Cats

Do Cats Have Good Hearing?

Sep 15, 2022

Do Cats Have Good Hearing?

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Cats are designed as the ultimate hunting machine. Everything from their agile limbs to their excellent eyesight is designed with hunting in mind. Therefore, it is probably no surprise that your cat’s auditory (or hearing) system is no different!

Your cat’s ears allow her to hear her prey from far away, allowing her to stalk and pounce. Have you wondered how your cat’s hearing works? What allows your cat to have such great hearing? And what can go wrong? This article will consider everything you need to know about your cat’s hearing.

How Does Hearing Work?

How your cat hears sound is a complicated business. Your cat’s ears are actually composed of external and internal parts. The outer visible part has the technical name, the pinnae. It acts like an antenna, capturing and amplifying sound waves while directing them down into the internal ear components.

Cats’ ears have the added benefit of having multiple sets of muscles, allowing the pinnae to be moved and redirected to optimally capture sound and better pinpoint prey.

Once sound waves reach your cat’s inner ear canal, they travel down to the eardrum, causing it to vibrate. These vibrations cause movement in tiny bones in your cat’s middle ear. These bones are called the ossicles, and they act to amplify the sound waves further.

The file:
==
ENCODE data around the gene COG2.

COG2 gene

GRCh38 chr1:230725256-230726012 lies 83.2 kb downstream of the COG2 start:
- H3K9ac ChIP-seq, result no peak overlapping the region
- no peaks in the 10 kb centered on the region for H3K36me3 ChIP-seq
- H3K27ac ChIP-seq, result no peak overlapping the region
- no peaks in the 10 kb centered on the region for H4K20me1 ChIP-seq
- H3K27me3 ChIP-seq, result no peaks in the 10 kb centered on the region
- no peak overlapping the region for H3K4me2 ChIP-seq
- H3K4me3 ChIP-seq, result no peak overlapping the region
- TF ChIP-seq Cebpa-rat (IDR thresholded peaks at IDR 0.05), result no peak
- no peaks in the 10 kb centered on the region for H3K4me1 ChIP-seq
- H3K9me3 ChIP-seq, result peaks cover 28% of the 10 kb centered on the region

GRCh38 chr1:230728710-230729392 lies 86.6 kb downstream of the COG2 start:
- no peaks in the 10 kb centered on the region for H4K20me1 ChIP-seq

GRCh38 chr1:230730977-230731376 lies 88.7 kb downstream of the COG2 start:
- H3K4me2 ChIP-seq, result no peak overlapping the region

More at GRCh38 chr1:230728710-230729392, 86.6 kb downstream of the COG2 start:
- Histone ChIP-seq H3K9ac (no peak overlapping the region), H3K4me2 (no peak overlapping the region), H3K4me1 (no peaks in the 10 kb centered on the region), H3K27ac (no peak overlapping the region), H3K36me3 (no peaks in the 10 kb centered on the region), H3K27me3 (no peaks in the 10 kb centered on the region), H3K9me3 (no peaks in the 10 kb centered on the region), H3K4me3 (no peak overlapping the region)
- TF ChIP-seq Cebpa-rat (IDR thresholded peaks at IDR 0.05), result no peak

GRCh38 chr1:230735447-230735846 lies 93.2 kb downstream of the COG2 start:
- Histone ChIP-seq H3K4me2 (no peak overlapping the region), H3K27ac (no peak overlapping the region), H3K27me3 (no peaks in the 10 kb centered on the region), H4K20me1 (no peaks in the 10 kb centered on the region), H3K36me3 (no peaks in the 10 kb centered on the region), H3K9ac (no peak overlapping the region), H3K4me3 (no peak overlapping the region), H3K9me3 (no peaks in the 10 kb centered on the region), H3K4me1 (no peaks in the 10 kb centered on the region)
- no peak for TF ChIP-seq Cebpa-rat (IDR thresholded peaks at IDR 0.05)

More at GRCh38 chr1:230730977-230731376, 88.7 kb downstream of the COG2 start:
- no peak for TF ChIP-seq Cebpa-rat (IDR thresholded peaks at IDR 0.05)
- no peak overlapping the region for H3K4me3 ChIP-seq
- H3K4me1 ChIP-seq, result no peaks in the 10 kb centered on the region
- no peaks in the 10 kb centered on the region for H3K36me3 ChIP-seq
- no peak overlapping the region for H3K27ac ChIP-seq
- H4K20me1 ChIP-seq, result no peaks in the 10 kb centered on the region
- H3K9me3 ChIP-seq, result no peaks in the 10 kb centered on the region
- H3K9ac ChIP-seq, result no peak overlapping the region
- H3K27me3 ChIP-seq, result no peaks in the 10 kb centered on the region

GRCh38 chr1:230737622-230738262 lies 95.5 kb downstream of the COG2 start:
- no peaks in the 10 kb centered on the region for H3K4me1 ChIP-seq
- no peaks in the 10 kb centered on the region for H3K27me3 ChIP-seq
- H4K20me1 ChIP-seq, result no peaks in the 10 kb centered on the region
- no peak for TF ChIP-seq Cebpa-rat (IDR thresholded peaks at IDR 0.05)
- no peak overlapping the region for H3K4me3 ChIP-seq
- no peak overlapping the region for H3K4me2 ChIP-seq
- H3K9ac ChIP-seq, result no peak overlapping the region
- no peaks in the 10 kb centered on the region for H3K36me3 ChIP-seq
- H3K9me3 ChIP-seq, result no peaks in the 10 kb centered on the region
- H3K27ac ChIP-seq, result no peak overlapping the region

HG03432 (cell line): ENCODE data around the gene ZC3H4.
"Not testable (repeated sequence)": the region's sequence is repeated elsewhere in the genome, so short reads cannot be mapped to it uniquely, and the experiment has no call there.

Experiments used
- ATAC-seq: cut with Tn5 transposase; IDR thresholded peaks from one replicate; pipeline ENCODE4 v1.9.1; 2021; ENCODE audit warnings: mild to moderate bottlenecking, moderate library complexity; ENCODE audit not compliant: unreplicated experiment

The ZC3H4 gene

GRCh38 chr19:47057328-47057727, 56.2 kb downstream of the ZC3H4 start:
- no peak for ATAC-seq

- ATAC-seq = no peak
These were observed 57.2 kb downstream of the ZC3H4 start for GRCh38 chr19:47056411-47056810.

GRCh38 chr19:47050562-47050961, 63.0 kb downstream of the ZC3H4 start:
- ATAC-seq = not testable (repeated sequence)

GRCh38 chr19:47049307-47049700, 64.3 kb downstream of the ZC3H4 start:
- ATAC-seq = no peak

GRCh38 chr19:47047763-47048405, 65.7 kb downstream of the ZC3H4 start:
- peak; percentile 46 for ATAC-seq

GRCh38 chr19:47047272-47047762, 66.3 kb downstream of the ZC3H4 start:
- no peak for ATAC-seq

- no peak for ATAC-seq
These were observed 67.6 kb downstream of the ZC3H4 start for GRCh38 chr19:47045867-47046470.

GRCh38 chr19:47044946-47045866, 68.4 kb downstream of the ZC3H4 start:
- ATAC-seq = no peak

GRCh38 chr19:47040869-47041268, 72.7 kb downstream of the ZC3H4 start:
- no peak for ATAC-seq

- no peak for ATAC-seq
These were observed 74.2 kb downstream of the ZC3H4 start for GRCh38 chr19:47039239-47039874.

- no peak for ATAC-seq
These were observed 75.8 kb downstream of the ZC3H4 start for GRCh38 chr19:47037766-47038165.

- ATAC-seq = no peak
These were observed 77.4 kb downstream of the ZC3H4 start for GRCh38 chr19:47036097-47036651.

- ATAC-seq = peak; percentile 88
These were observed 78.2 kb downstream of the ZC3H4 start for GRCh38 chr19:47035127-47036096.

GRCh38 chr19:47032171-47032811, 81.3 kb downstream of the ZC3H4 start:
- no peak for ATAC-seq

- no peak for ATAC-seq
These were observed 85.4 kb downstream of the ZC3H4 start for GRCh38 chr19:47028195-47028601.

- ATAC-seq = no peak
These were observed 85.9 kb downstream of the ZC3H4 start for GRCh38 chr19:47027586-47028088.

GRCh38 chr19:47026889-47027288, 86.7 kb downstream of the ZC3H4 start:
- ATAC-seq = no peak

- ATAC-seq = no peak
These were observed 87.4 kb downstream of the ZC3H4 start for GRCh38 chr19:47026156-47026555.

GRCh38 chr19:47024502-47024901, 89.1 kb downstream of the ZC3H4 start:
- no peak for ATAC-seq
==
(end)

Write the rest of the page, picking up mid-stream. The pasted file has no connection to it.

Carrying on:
The ossicles transmit the sound waves to the inner ear and another complex structure called the cochlea. The cochlea is a snail-shaped organ filled with fluid. The sound vibrations cause the fluid to move, and thousands of nerve endings interpret this movement into electrical impulses.

These impulses travel to the brain, where they are interpreted into the sounds we hear. Your cat’s ears also play an essential role in her balance system. As I said, it’s a complicated business!

Why Do Cats Have Such Good Hearing?

Cats have one of the broadest hearing ranges in the mammalian kingdom, and this is a vital evolutionary adaptation to enable your cat to become a highly effective hunter.

Your cat can hear low frequencies to a similar level as us, around 48Hz. Their ability to hear higher frequency sounds greatly exceeds ours, extending right up to a level of 85kHz. This allows them to listen to sounds that are inaudible to us and also from greater distances than we can.

How Does A Cat Use Her Hearing For Hunting?

This excellent acute hearing is essential for your cat and her hunting skills. Faint or high-pitched squeaks can be detected. Your cat can then cautiously and accurately move towards the sound, moving only her pinnae to locate the source of the sound and focus her stalking efforts.

How Would I Know My Cat Is Having Hearing Problems?

Hearing loss can sometimes be difficult to notice in cats. Their other senses, such as vision and sense of smell, are highly acute. Your cat may adapt well, especially if hearing loss is gradual. Some signs you may notice if your cat is having problems with her hearing include: